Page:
The Islanders dressed enforcer Trevor Gillies for his 2nd NHL game, but in the end he and his six shifts -- none in the 3rd -- were not a factor (unless you subscribe to the theory of an enforcer's presence making opponents behave). They did show more fight in terms of the after-whistle scrums and general tomfoolery that accompanies most of their meetings with the Flyers.
Far more significantly, the Isles again had a weak first period. The Flyers didn't really play that well -- changing their lines, they still appear to be a flawed team -- but their two first-period goals were enough to withstand periodic comeback attempts. What ails the Islanders, whether temporary or intrinsic to this squad, is up for debate.
Josh Bailey got the only Islanders goal on a play where Kyle Okposo rushed the net with the puck. That tendency, displayed most by Okposo and a bit by Sean Bergenheim, is an age-old technique that the Islanders could use a lot more of.
They appeared to be tentative -- again -- in the face of the Flyers, but perhaps with the help of a little fighting back from young Andrew MacDonald and Sean Bergenheim on Scott Hartnell, they found some courage. Coach Scott Gordon has talked of the size mismatch with these two teams, and at least Rob Schremp for one said before the game it was "comforting" to have an enforcer like Gillies in the lineup. To what degree the Islanders are actually rather than theoretically intimidated by Philadelphia is immeasurable; but after today's loss they haven't won in 14 games against the Other Orange.
This and That
Goaltending: An area where Dwayne Roloson makes Rick DiPietro still look rusty is how Roloson tracks the movement of the puck on every play (even when the puck is not shot, but could be shot) without losing position in his crease. Roloson is a fundamentally sound goalie wed to good habits. It's reassuring when he's in net; he gives them a chance.
Speaking of Roloson, I really thought he was going to lose it there on the goal that was later correctly waived off. I had visions of Curtis Joseph sliding in for the tackle. Thankfully he held up -- even thought better of trashing his stick -- which may have allowed the referee pow-wow that ultimately disallowed the goal. Which was the right call, by the way: Even before their body collision as the puck went in, Hartnell was in the crease making contact with Roloson's glove, which was trying to get to that space.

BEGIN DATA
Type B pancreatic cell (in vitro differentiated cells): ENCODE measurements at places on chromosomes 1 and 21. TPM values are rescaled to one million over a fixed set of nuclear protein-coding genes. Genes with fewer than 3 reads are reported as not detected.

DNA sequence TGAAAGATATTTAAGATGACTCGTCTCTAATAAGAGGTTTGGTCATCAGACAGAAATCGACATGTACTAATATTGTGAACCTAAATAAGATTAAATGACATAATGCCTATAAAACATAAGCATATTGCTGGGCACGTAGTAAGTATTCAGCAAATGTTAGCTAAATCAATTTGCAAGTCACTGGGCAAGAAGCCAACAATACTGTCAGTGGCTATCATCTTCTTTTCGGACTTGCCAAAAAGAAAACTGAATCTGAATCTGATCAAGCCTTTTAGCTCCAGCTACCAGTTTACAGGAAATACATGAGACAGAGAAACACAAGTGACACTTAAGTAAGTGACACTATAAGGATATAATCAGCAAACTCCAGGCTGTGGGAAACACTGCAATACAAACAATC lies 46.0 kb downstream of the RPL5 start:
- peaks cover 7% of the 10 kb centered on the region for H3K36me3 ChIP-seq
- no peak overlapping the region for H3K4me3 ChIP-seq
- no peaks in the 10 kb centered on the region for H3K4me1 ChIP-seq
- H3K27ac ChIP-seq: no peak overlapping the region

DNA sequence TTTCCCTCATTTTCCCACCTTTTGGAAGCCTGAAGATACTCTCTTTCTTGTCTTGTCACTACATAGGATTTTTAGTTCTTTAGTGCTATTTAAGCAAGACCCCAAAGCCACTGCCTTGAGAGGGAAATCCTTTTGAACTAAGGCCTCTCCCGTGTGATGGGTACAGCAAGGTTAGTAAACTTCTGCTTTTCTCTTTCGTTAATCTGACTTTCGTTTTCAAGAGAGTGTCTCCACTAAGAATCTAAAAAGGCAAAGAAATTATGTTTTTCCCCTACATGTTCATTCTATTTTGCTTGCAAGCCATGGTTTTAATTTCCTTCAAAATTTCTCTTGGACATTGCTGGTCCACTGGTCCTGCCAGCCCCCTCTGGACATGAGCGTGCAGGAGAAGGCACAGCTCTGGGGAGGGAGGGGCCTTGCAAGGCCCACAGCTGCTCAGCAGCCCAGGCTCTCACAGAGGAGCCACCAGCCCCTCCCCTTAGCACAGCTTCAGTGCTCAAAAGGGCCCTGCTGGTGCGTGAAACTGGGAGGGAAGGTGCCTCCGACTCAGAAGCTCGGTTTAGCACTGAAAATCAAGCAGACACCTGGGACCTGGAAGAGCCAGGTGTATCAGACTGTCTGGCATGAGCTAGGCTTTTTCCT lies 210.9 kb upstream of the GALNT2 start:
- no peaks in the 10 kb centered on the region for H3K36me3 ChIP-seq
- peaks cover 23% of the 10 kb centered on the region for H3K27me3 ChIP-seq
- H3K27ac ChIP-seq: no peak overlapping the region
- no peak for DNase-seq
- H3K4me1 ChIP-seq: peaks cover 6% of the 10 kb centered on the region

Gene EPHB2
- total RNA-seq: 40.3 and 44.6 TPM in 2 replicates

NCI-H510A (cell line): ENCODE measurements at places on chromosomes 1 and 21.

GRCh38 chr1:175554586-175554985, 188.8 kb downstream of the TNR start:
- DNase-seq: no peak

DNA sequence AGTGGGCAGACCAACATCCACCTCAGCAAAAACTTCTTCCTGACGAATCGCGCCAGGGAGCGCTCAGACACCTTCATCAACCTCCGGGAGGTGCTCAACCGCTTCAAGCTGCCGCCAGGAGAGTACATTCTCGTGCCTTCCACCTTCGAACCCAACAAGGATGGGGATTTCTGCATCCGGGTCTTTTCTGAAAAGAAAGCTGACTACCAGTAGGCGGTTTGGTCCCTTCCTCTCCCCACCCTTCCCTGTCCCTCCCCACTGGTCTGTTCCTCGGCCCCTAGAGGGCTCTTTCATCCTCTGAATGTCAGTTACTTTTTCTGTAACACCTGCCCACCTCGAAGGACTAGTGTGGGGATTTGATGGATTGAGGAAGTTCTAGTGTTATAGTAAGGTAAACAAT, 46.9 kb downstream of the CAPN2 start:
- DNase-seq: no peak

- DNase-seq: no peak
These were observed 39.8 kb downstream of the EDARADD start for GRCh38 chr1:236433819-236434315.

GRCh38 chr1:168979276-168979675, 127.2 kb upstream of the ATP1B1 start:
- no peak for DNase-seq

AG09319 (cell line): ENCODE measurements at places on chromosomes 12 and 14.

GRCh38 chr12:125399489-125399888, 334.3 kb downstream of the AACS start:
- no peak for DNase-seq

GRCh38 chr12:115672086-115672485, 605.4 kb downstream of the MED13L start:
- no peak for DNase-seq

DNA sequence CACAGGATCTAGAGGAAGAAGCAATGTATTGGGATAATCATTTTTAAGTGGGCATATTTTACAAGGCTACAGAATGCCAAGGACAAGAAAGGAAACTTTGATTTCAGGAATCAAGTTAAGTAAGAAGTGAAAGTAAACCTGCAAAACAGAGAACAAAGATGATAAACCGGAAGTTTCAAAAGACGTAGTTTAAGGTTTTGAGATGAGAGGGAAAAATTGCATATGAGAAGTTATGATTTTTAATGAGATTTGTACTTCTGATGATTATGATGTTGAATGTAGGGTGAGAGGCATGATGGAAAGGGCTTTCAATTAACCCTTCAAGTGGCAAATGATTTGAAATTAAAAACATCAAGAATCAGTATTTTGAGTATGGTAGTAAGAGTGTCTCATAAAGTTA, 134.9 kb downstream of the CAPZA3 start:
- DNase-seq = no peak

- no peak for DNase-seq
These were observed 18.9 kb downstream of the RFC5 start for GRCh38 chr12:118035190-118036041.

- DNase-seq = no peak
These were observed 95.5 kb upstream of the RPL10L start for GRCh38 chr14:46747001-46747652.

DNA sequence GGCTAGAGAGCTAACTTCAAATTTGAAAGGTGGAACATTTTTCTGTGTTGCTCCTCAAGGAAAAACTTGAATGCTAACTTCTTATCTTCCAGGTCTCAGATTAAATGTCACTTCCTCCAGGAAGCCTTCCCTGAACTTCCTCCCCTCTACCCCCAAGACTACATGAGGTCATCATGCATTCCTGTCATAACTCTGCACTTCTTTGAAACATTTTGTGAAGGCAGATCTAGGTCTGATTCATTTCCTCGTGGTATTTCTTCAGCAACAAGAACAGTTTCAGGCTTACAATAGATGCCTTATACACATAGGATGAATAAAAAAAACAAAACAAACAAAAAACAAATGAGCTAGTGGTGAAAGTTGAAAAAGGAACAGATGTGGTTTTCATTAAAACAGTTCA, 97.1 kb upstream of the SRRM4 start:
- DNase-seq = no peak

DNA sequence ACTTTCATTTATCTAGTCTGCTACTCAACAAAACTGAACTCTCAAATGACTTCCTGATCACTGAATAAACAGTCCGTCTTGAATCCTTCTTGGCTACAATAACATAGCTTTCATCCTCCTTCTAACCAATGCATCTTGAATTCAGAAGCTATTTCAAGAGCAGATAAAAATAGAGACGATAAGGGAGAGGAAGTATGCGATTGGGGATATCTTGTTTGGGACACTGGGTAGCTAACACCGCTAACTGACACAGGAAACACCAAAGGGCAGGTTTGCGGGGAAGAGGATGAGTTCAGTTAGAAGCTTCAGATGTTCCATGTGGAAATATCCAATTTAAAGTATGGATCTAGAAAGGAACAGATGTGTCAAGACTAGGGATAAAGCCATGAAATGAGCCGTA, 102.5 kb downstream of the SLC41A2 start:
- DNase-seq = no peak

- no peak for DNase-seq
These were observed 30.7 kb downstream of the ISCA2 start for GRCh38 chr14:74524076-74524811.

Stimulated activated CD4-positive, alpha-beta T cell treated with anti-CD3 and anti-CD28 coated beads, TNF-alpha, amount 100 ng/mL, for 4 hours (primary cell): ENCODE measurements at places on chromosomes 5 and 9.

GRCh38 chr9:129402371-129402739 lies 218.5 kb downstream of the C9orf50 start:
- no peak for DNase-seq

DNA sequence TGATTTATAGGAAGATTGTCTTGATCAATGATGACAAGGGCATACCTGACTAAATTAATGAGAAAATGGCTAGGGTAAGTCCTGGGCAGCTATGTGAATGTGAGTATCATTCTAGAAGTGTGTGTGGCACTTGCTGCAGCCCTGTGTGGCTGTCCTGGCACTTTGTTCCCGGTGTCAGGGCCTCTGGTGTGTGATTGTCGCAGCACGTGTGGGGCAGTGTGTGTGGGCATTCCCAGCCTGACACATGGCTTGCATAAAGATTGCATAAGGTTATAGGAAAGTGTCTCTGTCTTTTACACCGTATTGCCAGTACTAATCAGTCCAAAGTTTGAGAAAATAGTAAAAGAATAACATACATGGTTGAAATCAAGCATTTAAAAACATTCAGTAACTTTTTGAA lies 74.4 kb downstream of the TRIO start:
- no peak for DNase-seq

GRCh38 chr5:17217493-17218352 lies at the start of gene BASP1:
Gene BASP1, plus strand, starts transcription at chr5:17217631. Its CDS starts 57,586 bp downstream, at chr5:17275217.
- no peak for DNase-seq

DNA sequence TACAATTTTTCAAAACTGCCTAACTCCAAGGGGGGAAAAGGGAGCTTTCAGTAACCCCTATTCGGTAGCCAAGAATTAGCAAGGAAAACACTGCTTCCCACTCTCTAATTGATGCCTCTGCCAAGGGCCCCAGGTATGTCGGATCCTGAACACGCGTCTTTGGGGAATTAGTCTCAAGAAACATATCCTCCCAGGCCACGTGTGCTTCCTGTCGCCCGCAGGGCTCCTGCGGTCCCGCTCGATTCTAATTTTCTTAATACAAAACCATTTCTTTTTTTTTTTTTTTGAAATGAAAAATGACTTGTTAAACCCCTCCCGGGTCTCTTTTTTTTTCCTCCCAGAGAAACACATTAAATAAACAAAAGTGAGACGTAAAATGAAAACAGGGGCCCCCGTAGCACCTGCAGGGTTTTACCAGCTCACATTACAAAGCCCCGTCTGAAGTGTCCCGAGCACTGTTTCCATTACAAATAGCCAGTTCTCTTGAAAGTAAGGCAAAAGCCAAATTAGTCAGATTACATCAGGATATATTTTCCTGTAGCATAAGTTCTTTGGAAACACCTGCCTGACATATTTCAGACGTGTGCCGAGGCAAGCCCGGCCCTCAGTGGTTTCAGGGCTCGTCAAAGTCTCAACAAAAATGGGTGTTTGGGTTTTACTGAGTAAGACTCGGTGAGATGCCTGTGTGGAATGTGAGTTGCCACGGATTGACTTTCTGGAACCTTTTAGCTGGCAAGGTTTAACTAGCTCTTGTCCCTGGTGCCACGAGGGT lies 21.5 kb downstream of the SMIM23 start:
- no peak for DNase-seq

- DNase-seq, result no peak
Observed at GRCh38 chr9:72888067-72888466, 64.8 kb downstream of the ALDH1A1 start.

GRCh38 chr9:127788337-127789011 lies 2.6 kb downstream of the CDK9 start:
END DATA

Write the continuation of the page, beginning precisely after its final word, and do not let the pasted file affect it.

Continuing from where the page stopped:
The 'Comeback' Attempt: The Islanders played well for the second half of the game. The waiving off of the goal that -- had it stood despite the interference -- would have made it 3-0 may have been a "momentum" turning point. If that's what it took to get the Isles in gear and realize they were playing today, that's kind of sad.
The Enforcer Effect: One result of a low-minute enforcer in the lineup is his linemates shift with someone from the upper lines, and it ultimately drags their ice time down. After Gillies' 3:16, Jon Sim had 8:44.
A Heavy Weight? I'm a little amused by people piling on Doug Weight as if he's holding this team back. His speed and durability is not what it once was, but he's playing 3rd-line minutes and manning a powerplay point that no one else has shown an ability to do better. Undisciplined (and soft) third-period penalty aside, that's hardly the obstacle keeping the Islanders from some great height. Sure, his presence is symptomatic of where the Isles are in terms of a free agent destination and meeting the cap floor, but it's not the cause, and he's not even a burdensome salary. And if this matters, the franchise's biggest future star speaks highly of Weight's effect as a mentor and sounding board while John Tavares makes the difficult transition from junior star to 19-year-old NHLer.
Hitting: By the end, I think the Islanders had been more physical than they've been in a while. Bergenheim and Freddy Meyer -- always good for a solid check or two -- were credited with four hits each. It's the rest of the team that could still pick up its physicality though, including one-time hit machine Trent Hunter (officially zero hits today). Maybe Jeff Tambellini can show them how a smart way to kick-start things when you're slumping is by hitting any chance you get; he's certainly been in that role before.
Danny Carcillo, General Tool: Let's see, so Dan Carcillo milked the boarding penalty on Meyer by playing dead and staying face down for a European-soccer-like amount of time to try to convert a two-minute minor into a four or five; he threw his head back dramatically on Weight's penalty when all Weight did was reach an arm up high; and he ran into Roloson and made Avery-like drama out of pretending to do it by accident. I've heard many stories (and seen some examples) of the unsightly part of his game, but I didn't realize it included so much melodrama. Whenever someone defends a pest who brings that much embellishment to his game with "You hate him but you'd love to have him on your team," my answer is always the same: Actually, I'd prefer not to. I just like my hockey with less cheese.
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Next up is Sunday in south Florida. Despite Roloson's solid work on 32 shots, with the back-to-back I assume DiPietro is starting against a Panthers team that's played the Isles pretty well this season. As with today and Thursday in Tampa, this will be another match with a team in that same congested cluster of the Eastern bubble. By Thursday, several teams will have made up some of those games in hand. If the Islanders hope to stay in the bubble conversation, they'd be wise to do Florida better than they did the mid-Atlantic.